In the first week of May, the Solapur division of Indian Railways unveiled a humanoid robot it had developed. It was 4ft tall and looked like a metal bin. It had a tray for hands and its “face”, which resembled a table-tennis racket, had LED lights for eyeballs. There was a mobile phone in place of its “mouth”. They called it Sarathi (charioteer).
“Like in the Mahabharat,” says Suryakant Munjewar, its creator and an engineer with the railways’ central zone. “The way they had helped fighters during the battle (of Kurukshetra), this (Sarathi) too will help our corona warriors.”
To begin with, the remote-controlled robot was deployed at the Dr Kotnis Railway Hospital in Solapur. The tray would carry medicines and other essentials to patients. The mobile phone mounted on it helped patients consult doctors and interact with their family members.
Using robots to help maintain physical distancing isn’t a new concept. Some hospitals in Italy and Belgium had started doing this soon after the covid-19 outbreak. In India, too, a private firm, Milagrow HumanTech, had deployed them at the All India Institute of Medical Sciences in Delhi as well as at some private hospitals to enable remote consultation and medicine delivery. These are slick machines with a touch-screen interface, wing-like panels for arms and digital eyes that blink. They even dance for patients, though the moves mostly consist of flapping their “arms” and rotating around the axis.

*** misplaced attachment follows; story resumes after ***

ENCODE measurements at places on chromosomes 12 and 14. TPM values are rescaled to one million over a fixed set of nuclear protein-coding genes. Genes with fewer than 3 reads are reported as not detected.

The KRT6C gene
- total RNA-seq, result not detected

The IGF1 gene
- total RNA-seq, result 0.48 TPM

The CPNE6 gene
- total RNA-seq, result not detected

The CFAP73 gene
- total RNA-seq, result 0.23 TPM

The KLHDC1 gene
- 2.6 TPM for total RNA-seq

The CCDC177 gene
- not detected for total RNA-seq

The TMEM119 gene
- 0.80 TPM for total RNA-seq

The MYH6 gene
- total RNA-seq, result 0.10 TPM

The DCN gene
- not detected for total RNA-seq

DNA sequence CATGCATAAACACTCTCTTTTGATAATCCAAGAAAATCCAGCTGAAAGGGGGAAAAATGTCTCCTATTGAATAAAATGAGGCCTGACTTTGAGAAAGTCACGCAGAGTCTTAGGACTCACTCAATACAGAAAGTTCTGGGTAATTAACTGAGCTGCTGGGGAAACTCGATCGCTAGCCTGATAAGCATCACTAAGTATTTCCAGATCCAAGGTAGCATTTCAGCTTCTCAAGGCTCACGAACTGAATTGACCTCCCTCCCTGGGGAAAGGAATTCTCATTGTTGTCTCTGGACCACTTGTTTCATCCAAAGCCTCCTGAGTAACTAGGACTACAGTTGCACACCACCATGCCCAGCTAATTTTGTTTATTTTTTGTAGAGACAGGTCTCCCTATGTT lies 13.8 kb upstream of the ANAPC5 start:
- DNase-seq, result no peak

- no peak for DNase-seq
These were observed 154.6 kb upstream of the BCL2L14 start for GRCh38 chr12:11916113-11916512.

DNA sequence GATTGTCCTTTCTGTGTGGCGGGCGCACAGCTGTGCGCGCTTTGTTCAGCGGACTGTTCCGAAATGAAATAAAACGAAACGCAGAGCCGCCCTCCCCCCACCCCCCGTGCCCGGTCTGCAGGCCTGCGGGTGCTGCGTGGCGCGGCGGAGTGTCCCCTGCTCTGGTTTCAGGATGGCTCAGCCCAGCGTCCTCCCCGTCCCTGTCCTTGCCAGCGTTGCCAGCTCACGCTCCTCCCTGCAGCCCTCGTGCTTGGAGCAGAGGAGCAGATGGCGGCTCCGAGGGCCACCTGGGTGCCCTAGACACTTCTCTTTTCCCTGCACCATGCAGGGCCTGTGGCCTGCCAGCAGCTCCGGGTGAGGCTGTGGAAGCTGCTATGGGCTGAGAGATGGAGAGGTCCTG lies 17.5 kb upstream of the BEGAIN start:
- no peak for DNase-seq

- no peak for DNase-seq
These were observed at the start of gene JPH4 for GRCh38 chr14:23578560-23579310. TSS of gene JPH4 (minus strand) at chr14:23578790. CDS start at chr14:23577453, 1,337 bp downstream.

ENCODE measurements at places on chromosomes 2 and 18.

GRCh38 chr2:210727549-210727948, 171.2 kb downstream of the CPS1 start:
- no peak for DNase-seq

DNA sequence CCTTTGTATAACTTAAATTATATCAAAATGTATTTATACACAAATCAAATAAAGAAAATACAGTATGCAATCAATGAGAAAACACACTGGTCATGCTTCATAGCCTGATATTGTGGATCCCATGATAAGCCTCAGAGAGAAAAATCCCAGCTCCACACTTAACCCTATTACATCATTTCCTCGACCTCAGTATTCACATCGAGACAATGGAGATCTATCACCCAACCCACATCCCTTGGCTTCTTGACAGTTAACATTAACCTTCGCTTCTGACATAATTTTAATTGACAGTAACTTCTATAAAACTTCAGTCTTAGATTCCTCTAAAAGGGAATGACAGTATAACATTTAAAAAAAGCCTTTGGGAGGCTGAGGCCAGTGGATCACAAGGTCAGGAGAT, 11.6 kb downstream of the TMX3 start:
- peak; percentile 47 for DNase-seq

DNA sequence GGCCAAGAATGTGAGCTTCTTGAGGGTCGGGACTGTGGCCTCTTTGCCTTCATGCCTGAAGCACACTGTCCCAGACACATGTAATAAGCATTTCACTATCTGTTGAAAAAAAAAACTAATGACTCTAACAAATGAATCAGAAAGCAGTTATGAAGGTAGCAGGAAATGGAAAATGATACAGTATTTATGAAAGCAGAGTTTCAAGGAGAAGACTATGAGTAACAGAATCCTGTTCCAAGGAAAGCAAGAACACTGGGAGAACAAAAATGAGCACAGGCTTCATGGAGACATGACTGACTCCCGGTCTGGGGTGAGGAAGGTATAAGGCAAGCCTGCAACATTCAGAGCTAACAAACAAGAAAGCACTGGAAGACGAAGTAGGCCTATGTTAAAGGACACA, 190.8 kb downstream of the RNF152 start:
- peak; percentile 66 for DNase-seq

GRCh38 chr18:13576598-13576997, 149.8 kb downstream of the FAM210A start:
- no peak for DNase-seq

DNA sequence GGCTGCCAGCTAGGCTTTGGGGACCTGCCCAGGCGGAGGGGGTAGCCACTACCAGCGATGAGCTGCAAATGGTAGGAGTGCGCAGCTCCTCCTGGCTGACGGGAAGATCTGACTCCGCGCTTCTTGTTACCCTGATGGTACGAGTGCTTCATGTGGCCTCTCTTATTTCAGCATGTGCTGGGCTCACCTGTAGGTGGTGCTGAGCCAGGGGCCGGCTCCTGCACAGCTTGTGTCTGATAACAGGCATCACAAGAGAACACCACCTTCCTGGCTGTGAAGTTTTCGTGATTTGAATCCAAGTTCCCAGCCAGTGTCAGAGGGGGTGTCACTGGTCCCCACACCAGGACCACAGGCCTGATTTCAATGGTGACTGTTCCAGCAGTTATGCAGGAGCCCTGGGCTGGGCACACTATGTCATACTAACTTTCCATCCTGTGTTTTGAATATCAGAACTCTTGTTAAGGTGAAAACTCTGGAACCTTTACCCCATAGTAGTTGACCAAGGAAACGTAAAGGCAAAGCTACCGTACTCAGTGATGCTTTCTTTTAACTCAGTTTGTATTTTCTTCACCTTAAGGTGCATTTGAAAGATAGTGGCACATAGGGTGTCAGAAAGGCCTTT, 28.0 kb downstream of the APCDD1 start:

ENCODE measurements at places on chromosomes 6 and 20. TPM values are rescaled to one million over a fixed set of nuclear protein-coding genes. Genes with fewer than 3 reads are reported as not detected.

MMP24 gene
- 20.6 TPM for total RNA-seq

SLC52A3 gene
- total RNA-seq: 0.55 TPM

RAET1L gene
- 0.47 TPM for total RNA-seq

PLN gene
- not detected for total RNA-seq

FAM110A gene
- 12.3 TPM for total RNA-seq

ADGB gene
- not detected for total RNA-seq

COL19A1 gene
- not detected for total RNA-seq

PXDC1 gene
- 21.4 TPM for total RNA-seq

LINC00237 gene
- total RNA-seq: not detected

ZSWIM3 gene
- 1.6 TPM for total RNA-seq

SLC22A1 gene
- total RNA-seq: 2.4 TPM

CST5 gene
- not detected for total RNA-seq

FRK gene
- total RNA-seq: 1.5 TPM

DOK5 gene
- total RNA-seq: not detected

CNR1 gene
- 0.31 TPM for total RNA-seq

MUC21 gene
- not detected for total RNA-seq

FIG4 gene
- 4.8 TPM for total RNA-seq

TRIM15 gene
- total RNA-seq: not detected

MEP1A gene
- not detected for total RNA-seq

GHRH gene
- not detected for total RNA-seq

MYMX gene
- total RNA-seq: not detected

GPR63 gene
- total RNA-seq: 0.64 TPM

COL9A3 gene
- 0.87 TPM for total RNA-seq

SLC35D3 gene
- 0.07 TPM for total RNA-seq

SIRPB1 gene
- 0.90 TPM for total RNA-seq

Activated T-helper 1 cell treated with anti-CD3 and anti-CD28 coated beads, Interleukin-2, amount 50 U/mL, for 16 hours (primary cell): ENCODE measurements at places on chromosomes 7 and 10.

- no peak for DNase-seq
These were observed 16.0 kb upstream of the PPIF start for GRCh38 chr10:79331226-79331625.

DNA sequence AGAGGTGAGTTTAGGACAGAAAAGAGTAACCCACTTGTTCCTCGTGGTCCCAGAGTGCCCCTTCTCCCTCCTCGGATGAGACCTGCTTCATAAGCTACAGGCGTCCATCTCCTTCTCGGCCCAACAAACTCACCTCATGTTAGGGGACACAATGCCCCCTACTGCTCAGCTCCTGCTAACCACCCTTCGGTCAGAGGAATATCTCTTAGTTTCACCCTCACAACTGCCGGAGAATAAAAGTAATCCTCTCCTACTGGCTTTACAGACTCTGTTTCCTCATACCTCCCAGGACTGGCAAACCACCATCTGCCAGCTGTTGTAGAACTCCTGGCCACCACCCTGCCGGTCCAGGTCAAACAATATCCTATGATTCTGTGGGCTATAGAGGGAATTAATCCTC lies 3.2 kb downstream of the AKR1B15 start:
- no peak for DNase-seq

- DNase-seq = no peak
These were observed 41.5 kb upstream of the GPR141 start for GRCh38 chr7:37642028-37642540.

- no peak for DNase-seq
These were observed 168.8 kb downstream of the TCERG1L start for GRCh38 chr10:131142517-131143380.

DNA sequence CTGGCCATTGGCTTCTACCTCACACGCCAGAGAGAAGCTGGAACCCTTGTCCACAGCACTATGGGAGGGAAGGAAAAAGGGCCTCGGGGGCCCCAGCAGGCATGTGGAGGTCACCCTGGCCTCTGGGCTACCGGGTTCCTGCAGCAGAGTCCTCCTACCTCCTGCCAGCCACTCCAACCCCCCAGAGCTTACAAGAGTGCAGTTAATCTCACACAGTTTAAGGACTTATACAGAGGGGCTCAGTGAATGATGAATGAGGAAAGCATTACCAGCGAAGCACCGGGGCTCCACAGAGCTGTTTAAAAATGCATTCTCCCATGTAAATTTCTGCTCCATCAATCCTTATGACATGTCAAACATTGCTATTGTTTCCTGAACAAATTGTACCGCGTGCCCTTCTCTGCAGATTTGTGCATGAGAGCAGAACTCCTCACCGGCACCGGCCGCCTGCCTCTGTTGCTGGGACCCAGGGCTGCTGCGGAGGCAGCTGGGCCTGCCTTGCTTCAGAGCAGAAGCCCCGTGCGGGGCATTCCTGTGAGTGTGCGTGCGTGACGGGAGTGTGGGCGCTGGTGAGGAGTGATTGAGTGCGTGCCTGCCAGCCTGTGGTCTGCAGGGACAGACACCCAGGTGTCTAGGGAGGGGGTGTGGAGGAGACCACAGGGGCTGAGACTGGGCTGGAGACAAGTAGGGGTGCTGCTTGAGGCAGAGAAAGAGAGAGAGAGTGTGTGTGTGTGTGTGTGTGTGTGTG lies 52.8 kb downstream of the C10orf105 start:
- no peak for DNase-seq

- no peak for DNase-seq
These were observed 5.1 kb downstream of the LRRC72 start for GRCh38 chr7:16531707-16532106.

In comparison, Sarathi is fairly basic. It moves slowly, needs a flat surface to work and looks like it can be easily knocked over. And yet, in the spirit of Make in India later expanded under the catchphrase Atmanirbhar Bharat), the robot was widely covered in the local media. Union railway minister Piyush Goyal too tweeted about the robots on 6 May. Over the weeks that followed, more railway teams seized the initiative and released their own iterations. Hyderabad got an “R-Bot”, Mumbai got a “Rakshak” and “Jivaka”, Solapur came up with an upgrade to its first iteration and made a (Ro)Bot. Each of them has been used in railway hospitals in the cities they were created in, though it is not clear how many have been deployed or how useful they have been.
In many ways, the robots are part of the post- pandemic acceleration to adoption of digital technology. Besides, this isn’t the first time Indian Railways has developed robots, though instances have been few and far between: In 2018, for instance, Central Railway developed USTAAD (Undergear Surveillance Through Artificial Intelligence Assisted Droid), a robot, to inspect the underbelly of the coaches in real time.
Serving the nation
Vivek Acharya is the chief railway workshop manager in Parel, Mumbai. In August, his workshop manufactured Jivaka in association with the Mumbai-based tech firm Dronestark Technologies and BGN Medtex (India) Pvt. Ltd. Acharya says he started working on the idea in April, after a conversation with authorities at the city-based railway hospital. “It was to simplify the (process of) doctors’ routine checkups, like monitoring temperature, blood pressure, oxygen levels, and giving food and medicine.”
Robot-making isn’t their domain of expertise, he admits, but they did have research budget and free time. “We didn’t have much work going on since the lockdown was imposed,” he says. “I didn’t want my team to feel empty.”